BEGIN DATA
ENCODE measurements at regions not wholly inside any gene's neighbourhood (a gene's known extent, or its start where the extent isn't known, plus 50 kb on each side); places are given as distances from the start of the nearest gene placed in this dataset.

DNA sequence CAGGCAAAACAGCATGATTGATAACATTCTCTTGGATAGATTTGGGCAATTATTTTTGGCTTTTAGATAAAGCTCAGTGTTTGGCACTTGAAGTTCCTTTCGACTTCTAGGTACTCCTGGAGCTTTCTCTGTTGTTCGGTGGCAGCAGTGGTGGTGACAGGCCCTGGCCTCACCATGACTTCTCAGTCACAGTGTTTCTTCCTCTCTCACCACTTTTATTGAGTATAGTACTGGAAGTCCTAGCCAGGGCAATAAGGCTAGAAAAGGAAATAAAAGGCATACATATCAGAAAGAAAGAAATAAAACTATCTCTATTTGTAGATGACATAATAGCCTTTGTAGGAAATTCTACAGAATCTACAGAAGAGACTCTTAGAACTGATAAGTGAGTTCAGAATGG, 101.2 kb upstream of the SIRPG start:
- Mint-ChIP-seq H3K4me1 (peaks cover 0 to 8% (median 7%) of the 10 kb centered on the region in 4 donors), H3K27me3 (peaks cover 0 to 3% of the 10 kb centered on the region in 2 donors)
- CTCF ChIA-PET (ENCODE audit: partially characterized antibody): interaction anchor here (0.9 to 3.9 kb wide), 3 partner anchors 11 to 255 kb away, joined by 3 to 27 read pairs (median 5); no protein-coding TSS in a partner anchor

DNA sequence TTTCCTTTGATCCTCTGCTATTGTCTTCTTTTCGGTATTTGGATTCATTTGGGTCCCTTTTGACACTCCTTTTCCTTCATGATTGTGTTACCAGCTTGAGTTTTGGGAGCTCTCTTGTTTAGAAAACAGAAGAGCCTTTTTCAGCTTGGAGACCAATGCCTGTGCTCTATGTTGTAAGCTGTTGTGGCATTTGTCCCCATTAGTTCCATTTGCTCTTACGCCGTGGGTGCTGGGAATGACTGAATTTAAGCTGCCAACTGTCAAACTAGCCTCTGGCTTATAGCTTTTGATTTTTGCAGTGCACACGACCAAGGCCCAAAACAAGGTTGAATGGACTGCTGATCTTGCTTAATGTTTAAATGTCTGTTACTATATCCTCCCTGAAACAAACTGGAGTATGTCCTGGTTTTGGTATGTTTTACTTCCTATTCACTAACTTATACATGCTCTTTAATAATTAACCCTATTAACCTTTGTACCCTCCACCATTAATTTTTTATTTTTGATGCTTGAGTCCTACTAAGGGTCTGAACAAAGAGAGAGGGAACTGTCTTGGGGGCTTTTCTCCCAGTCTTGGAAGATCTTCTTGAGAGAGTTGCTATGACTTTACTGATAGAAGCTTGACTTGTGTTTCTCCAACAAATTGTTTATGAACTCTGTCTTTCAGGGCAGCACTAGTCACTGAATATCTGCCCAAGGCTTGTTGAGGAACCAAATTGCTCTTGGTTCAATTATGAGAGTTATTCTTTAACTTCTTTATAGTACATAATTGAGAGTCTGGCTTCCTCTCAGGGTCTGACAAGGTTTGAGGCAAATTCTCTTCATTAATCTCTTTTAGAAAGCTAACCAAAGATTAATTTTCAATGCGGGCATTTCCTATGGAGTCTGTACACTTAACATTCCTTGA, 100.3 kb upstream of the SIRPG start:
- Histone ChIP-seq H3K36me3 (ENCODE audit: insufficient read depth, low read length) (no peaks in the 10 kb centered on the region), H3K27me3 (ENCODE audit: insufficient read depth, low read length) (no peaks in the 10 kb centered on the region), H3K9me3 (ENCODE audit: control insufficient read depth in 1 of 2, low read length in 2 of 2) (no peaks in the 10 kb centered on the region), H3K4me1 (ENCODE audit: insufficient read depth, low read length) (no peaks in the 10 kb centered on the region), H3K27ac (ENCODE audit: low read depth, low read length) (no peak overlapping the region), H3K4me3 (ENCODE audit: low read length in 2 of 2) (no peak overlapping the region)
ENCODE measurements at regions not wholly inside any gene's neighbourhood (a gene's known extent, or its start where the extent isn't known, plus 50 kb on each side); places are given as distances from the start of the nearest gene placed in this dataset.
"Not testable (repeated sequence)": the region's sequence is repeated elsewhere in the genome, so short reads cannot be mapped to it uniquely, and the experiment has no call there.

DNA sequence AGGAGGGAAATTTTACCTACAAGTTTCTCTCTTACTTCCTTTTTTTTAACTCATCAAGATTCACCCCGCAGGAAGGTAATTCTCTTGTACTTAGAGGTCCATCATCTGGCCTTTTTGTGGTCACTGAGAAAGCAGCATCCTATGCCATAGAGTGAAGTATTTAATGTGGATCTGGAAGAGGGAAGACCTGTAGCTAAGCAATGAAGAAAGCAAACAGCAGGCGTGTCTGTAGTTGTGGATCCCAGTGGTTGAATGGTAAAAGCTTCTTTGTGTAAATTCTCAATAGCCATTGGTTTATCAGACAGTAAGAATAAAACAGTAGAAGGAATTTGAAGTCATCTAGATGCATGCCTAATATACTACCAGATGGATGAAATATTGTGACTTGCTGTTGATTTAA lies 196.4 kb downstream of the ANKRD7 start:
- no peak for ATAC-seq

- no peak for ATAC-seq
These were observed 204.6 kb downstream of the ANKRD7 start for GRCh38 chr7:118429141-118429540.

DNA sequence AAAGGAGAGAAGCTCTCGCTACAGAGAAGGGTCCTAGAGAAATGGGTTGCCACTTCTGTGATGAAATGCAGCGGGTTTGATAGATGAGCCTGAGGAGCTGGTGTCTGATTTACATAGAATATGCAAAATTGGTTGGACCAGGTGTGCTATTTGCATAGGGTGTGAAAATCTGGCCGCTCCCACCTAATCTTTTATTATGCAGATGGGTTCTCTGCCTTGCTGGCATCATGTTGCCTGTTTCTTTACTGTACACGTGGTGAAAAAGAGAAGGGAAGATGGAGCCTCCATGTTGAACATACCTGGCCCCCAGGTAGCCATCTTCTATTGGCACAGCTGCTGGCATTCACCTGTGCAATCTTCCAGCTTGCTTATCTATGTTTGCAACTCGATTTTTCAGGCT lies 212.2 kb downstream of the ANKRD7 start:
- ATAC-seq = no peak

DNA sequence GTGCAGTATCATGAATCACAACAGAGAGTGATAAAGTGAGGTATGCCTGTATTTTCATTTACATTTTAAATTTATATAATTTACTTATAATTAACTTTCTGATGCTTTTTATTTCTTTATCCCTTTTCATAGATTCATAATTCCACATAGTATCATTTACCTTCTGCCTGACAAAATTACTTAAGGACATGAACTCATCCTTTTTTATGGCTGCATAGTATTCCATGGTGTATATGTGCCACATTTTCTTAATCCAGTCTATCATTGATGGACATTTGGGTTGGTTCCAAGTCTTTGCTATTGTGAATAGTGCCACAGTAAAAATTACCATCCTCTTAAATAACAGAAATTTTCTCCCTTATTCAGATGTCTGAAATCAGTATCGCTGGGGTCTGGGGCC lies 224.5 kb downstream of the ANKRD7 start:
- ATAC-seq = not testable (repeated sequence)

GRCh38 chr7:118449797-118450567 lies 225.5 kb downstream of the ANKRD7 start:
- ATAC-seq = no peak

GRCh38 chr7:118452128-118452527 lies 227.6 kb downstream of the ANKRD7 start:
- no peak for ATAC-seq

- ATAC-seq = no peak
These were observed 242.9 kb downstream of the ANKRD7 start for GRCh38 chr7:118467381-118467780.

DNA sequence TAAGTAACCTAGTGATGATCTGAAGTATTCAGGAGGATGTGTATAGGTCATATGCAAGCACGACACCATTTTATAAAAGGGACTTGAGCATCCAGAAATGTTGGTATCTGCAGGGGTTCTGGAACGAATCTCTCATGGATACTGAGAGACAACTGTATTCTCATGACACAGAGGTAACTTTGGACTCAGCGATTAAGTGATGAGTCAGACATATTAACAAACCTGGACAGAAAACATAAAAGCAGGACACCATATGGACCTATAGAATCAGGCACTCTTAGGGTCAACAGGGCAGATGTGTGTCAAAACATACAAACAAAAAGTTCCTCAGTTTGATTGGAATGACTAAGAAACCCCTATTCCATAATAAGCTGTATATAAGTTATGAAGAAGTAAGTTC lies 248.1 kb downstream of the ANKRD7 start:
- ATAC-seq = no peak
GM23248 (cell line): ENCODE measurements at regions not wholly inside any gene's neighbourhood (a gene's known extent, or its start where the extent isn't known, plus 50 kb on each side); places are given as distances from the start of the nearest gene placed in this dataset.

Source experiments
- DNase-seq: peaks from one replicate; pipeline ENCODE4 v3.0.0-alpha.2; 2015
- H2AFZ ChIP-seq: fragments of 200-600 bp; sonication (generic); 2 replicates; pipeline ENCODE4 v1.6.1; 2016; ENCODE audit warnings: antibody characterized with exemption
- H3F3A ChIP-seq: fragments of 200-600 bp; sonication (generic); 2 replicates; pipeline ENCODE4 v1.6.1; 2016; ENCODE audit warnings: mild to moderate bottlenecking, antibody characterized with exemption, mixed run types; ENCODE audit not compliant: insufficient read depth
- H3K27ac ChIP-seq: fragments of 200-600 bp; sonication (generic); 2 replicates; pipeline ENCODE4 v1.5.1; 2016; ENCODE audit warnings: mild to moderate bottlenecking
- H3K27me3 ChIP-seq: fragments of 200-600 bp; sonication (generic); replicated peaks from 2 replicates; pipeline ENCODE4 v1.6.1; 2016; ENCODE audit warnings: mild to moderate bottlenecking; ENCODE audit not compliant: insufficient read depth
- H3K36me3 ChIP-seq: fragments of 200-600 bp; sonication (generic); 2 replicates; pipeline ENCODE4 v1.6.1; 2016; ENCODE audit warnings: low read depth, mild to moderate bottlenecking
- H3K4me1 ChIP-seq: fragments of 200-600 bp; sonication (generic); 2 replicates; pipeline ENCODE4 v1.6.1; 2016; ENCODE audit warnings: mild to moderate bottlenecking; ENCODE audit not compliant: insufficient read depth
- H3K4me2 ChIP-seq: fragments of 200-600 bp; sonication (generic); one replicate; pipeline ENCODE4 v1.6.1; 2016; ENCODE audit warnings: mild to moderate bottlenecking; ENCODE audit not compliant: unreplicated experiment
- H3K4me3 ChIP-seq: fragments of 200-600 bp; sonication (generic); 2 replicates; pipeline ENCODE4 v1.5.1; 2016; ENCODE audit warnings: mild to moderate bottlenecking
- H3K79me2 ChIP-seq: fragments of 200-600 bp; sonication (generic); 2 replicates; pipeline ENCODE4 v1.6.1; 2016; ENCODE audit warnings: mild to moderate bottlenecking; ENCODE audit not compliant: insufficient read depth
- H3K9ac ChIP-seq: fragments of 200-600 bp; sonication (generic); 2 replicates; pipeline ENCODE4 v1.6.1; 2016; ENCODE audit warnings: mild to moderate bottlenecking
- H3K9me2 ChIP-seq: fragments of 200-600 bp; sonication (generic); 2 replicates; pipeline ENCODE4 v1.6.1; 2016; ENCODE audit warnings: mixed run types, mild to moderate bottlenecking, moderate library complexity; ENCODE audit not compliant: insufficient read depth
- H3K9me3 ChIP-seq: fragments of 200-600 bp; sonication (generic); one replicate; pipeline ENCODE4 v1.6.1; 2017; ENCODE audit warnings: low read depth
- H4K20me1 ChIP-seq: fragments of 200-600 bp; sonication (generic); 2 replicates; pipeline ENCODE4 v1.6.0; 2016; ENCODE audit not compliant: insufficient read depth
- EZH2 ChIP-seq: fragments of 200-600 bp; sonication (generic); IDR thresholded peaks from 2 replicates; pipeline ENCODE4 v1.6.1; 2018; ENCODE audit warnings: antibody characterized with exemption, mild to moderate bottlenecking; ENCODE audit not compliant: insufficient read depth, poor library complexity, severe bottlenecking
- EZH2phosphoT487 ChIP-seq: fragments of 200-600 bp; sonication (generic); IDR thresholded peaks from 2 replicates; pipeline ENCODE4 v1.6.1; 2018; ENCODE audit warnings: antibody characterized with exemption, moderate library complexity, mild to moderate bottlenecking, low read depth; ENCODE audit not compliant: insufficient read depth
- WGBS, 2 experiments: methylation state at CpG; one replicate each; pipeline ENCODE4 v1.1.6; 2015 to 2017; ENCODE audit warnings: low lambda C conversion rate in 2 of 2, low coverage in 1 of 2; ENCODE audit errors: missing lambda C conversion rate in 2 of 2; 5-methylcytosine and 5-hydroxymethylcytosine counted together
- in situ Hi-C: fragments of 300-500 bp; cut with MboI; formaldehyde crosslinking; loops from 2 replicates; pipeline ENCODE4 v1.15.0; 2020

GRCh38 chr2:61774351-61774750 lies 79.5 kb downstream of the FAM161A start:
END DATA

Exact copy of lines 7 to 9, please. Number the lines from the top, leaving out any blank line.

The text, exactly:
ENCODE measurements at regions not wholly inside any gene's neighbourhood (a gene's known extent, or its start where the extent isn't known, plus 50 kb on each side); places are given as distances from the start of the nearest gene placed in this dataset.
"Not testable (repeated sequence)": the region's sequence is repeated elsewhere in the genome, so short reads cannot be mapped to it uniquely, and the experiment has no call there.

DNA sequence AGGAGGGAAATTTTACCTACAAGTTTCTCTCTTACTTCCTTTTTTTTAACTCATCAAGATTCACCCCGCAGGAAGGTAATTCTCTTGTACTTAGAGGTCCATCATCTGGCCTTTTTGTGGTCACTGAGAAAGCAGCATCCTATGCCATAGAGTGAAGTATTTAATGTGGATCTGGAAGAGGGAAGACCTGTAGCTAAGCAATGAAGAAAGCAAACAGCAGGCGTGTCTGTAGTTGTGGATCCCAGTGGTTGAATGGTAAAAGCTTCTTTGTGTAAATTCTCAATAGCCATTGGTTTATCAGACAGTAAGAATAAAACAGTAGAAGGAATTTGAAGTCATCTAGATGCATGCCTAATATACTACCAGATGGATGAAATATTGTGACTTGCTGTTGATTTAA lies 196.4 kb downstream of the ANKRD7 start: